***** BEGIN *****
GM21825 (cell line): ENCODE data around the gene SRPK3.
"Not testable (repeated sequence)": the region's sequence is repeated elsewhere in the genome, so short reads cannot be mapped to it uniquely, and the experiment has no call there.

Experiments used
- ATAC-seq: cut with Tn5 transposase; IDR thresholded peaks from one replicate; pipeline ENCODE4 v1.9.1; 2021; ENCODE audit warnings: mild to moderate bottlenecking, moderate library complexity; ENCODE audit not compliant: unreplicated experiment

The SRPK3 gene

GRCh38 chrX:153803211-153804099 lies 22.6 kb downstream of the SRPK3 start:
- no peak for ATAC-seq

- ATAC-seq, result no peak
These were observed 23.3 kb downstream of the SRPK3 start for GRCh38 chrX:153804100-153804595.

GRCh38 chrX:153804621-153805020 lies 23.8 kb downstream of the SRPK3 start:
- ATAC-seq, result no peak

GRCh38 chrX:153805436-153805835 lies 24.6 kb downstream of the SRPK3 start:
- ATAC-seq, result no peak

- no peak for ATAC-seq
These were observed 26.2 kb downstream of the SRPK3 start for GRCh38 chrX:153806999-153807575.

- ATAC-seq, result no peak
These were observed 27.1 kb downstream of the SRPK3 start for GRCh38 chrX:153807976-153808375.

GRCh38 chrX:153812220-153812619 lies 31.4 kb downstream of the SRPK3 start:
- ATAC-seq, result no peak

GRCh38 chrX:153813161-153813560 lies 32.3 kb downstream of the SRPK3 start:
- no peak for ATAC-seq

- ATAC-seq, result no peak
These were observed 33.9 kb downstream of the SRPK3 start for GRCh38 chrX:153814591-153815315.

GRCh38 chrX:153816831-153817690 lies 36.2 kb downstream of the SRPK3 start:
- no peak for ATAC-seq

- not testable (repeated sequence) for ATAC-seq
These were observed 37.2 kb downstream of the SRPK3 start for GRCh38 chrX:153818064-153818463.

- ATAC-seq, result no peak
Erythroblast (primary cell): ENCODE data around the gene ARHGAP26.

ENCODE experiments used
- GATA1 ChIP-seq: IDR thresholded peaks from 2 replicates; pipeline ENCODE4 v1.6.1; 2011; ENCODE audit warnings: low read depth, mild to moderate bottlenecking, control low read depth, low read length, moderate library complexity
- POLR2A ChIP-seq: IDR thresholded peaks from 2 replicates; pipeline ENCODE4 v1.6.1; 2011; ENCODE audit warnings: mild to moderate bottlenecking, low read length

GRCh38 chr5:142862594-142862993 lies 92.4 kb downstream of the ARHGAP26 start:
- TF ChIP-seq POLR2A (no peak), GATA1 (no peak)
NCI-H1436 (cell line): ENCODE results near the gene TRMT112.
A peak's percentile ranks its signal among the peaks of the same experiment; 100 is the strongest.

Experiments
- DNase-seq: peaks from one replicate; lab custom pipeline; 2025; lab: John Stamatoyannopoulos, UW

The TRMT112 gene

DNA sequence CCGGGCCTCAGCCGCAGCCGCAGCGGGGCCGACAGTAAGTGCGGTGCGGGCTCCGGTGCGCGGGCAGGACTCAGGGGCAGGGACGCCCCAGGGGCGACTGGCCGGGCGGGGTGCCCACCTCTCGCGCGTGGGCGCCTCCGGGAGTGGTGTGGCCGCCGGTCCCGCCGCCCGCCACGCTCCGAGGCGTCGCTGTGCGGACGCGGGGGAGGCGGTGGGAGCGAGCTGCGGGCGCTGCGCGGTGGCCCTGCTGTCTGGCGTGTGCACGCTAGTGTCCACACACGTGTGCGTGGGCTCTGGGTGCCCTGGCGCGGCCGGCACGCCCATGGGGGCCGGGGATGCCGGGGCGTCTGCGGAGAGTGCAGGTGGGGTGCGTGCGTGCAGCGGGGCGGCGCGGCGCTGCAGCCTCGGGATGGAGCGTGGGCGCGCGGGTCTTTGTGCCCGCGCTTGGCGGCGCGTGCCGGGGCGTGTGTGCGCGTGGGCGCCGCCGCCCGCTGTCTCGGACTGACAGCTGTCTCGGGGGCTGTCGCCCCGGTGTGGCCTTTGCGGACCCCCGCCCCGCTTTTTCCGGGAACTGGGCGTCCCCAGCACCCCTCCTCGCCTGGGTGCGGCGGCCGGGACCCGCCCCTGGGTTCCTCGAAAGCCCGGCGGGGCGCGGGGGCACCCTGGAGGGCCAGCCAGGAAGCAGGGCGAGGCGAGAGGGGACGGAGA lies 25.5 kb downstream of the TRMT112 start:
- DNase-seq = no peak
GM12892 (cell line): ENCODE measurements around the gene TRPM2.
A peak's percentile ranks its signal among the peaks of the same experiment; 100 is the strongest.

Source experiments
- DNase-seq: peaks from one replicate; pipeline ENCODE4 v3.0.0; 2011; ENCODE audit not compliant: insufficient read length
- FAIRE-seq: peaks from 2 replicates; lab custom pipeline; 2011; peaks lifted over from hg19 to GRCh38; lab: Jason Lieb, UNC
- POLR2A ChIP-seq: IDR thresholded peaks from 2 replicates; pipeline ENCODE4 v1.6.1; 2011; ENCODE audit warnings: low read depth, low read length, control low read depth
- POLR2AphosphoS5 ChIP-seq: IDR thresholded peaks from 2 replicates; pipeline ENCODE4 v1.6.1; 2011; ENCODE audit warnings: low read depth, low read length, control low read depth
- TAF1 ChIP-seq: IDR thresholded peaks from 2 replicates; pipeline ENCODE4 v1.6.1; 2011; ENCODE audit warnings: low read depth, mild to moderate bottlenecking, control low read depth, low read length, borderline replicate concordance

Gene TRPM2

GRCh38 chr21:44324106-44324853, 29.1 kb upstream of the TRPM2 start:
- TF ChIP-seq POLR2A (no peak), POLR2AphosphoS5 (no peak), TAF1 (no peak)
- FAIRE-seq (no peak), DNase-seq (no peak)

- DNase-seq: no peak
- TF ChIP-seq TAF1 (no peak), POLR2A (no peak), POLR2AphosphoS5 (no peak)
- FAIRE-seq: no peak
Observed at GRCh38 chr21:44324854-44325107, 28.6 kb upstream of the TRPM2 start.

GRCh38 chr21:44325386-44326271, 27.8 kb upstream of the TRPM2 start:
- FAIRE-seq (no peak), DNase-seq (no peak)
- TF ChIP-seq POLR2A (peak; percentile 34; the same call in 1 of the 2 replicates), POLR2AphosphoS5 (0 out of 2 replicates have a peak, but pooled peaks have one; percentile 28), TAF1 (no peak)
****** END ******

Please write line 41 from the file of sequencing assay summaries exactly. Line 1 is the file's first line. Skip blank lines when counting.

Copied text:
- DNase-seq = no peak